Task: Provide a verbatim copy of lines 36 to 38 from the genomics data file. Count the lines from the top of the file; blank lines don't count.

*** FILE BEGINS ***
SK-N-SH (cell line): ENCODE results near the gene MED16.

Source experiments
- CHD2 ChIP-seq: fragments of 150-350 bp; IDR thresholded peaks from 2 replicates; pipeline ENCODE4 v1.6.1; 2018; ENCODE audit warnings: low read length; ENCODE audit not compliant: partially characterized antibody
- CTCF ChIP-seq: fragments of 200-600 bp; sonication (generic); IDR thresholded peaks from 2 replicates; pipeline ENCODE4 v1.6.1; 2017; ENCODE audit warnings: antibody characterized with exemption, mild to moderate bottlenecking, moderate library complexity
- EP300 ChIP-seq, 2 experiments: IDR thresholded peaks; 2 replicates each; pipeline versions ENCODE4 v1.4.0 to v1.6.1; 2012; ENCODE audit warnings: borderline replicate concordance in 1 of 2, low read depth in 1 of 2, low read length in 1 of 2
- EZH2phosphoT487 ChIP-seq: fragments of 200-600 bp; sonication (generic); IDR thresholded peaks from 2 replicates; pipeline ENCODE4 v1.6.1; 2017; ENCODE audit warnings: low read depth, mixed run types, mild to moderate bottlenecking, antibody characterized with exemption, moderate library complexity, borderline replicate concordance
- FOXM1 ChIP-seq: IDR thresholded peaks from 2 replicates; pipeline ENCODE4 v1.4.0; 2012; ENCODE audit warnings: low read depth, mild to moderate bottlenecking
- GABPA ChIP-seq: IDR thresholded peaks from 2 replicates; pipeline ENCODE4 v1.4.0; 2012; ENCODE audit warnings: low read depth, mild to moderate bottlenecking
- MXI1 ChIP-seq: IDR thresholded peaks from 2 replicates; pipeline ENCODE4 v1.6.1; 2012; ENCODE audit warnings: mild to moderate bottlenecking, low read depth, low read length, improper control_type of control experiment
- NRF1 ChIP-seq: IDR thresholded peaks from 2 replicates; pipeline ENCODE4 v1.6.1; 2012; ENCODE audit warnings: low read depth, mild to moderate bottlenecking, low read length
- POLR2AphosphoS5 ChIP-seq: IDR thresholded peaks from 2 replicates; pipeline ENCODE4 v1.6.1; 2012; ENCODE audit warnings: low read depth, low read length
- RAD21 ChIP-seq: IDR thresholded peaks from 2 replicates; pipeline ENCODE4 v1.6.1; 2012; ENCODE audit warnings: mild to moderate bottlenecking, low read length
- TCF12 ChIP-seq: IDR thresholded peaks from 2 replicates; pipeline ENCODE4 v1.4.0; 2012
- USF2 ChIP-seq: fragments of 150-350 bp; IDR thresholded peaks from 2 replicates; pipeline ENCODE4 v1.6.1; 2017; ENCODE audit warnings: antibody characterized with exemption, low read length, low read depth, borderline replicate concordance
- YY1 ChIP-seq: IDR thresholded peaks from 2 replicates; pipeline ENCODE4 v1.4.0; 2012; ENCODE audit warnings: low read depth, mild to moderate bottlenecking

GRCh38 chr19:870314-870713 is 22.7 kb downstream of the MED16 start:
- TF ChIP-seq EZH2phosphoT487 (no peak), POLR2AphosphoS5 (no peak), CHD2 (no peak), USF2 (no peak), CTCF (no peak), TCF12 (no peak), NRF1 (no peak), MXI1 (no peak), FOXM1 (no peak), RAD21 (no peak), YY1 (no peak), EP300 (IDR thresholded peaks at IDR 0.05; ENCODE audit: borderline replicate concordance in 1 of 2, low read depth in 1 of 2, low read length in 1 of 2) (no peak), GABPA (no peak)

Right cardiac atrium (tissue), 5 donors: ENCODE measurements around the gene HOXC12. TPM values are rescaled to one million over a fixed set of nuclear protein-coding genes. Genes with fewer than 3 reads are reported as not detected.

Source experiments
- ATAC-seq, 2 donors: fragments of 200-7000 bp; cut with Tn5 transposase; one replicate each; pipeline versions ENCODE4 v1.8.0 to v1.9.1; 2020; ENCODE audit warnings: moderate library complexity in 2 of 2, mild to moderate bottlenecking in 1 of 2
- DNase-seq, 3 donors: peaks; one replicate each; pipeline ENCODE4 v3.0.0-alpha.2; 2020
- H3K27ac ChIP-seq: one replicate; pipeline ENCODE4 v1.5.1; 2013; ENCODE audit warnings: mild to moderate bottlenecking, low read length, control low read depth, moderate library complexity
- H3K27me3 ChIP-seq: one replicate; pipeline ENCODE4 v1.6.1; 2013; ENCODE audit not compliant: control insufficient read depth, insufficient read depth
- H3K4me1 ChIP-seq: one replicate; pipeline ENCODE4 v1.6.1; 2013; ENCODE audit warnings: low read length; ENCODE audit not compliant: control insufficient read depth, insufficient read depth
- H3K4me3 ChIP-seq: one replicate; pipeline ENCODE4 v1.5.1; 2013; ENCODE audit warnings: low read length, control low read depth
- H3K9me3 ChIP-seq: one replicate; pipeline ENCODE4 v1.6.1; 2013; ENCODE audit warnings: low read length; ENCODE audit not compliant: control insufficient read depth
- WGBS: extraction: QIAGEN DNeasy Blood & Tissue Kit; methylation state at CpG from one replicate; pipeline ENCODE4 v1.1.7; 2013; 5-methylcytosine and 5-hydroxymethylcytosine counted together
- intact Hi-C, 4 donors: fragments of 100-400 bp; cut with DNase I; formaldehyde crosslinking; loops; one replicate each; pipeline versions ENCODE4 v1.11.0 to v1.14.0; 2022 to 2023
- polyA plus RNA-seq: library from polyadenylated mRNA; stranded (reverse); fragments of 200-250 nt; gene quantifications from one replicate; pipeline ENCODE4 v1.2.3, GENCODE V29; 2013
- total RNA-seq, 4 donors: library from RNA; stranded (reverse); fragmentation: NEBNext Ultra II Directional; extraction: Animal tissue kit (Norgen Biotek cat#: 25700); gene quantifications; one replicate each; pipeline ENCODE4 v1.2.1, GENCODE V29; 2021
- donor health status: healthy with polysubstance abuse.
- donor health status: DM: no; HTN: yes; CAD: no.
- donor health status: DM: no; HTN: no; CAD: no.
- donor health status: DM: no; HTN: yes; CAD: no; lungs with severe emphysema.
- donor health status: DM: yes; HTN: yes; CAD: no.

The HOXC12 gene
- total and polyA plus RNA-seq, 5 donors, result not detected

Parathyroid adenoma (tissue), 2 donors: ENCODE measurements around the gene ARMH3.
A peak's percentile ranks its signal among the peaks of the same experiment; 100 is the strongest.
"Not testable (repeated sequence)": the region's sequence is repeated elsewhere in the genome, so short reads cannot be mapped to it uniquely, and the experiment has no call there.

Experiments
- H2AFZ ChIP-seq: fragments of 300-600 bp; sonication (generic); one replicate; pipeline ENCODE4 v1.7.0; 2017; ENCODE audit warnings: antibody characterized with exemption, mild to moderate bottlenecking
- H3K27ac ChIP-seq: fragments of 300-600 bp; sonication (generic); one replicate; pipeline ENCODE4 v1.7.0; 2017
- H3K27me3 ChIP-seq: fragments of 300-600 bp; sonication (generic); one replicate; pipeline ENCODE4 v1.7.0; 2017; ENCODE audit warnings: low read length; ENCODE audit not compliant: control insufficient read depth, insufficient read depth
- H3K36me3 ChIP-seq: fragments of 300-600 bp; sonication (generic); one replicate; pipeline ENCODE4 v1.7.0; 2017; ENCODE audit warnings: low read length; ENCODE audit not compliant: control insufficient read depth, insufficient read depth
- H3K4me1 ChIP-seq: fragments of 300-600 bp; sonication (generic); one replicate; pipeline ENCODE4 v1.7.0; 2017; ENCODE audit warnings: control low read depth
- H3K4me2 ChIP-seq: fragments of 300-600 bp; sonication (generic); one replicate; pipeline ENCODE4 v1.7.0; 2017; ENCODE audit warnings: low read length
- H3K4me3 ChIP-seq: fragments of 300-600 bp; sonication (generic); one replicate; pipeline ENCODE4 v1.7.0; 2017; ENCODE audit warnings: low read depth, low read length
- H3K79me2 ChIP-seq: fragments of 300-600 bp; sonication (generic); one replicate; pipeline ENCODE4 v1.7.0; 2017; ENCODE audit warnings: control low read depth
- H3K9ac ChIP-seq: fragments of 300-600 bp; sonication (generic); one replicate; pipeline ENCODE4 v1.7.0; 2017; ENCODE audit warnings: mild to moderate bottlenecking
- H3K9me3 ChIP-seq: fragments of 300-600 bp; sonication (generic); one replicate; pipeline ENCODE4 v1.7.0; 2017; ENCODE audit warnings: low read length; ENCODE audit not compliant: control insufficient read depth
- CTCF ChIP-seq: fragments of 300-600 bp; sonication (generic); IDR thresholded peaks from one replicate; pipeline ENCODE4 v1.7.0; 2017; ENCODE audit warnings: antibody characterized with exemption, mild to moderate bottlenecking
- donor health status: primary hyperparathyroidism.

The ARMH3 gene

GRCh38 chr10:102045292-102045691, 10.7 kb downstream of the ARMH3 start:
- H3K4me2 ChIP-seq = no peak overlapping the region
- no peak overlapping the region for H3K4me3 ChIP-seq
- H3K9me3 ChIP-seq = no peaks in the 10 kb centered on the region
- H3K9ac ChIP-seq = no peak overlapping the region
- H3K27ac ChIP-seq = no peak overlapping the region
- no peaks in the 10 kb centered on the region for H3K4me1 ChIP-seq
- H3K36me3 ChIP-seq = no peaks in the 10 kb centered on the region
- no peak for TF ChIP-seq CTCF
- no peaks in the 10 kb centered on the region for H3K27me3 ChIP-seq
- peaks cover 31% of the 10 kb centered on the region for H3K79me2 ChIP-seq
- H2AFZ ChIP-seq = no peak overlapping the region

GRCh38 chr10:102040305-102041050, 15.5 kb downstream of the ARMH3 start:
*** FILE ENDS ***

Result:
The HOXC12 gene
- total and polyA plus RNA-seq, 5 donors, result not detected

Parathyroid adenoma (tissue), 2 donors: ENCODE measurements around the gene ARMH3.